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  3. I don't normally care much for T-shirt quilts but this one really caught my eye. What a fun memory quilt. That binding fabric is perfect. I have a difficult time mixing styles and usually keep even my 30s and civil war fabric scraps separate from all the rest of the scraps. I might have to break out of that box.

    Looks like an outstanding job to me!

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    1. I think most quilters have designs they prefer to t-short quilts but it is a pleasure to give such joy to friends. They always love these quilts that highlight their on memories.
      Mixing fabrics takes practice. I love doing it and think it's one of my talents. Doesn't always work. I was never interested in using one line of Fabrics either. It's too much fun to mix it up.

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  4. It's wonderful Ann! I think you're over-thinking the border, it works well - and the focus is the memories the t-shirts hold after all :) The way you made the logos cross into the border emphasises that I think. And yes, the binding you chose *is* just perfect, what serendipity!

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    1. Thanks, Stephie. My original thought was to cut this down but I like the whole border best. I was afraid the big circles might distract from the circles. Its good to investigate all choices.

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    2. I meant... The big circles might distract from the shirts.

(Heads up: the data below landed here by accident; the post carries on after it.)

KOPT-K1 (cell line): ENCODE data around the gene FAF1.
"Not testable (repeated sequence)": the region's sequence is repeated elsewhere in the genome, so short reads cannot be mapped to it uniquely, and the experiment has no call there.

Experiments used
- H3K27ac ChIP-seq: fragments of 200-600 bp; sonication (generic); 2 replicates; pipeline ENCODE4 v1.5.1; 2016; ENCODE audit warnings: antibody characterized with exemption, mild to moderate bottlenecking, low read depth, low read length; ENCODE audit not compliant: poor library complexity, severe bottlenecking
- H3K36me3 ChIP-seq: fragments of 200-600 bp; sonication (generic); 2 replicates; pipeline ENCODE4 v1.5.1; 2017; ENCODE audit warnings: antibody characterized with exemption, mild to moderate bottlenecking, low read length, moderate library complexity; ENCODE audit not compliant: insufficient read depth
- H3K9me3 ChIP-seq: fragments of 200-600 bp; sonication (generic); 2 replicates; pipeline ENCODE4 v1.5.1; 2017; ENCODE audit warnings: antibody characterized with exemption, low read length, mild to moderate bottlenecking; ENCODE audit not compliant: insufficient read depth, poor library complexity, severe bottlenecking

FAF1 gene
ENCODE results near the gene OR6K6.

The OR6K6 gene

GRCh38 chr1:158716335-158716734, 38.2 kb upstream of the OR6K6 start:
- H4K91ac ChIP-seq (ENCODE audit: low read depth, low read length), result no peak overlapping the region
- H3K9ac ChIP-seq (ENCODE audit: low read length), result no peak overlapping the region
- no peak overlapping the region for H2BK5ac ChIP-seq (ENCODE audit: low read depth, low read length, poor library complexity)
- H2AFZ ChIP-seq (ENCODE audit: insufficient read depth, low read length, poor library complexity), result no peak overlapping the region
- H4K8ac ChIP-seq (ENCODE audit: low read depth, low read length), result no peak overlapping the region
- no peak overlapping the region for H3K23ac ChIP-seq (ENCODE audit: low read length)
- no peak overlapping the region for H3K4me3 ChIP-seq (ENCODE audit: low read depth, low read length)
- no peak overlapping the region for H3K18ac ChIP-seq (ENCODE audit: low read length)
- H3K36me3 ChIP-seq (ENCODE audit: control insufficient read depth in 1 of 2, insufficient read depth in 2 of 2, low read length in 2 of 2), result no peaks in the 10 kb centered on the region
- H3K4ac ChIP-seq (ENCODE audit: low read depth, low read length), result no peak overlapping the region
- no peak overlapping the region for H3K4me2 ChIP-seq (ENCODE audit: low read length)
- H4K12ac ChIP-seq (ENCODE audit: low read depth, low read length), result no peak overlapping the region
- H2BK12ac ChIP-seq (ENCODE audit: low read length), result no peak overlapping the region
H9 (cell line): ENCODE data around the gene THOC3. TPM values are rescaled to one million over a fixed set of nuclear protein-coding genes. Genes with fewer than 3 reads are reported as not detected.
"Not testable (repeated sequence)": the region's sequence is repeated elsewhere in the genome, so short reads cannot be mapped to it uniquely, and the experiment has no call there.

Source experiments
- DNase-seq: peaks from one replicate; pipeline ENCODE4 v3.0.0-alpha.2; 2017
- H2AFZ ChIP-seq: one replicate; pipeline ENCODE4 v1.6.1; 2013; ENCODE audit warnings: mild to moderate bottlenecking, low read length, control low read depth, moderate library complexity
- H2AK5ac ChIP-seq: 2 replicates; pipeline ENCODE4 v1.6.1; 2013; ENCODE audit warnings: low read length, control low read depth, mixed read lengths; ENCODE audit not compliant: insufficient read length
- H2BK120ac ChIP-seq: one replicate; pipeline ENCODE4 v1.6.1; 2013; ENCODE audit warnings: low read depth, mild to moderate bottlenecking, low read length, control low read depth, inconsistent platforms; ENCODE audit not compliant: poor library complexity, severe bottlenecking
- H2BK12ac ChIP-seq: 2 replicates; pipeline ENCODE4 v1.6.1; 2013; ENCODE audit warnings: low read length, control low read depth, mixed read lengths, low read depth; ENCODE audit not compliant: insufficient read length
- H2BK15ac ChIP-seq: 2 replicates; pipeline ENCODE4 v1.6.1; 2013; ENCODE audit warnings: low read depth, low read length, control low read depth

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  5. Great finish, Ann. There is absolutely nothing wrong with the border! It works beautifully and is a pleasant surprise for a tee shirt quilt. I noticed the plaid binding but didn't realize that it's a 1930's fabric. Strange, because I have a small piece of fabric very like this one. You are really good at mixing things up a bit. These fabrics play beautifully!

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    1. What a lovely comment, Mary. New fabric and printed fabrics seem to dress up t-shirt quilts.
      There was a year they printed several plaids on point; I bought many but haven't used them. It's sometimes hard to remember they look quite different when cut. One of the benefits of a smaller stash is serendipitously dropping these oddities on a project.
      I want to see what you do.

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  6. What a great quilt! I love how you added smaller pieces across some of the blocks and sections of border. I think it really adds to the quilt. Great choice on the binding fabric. It looks perfect.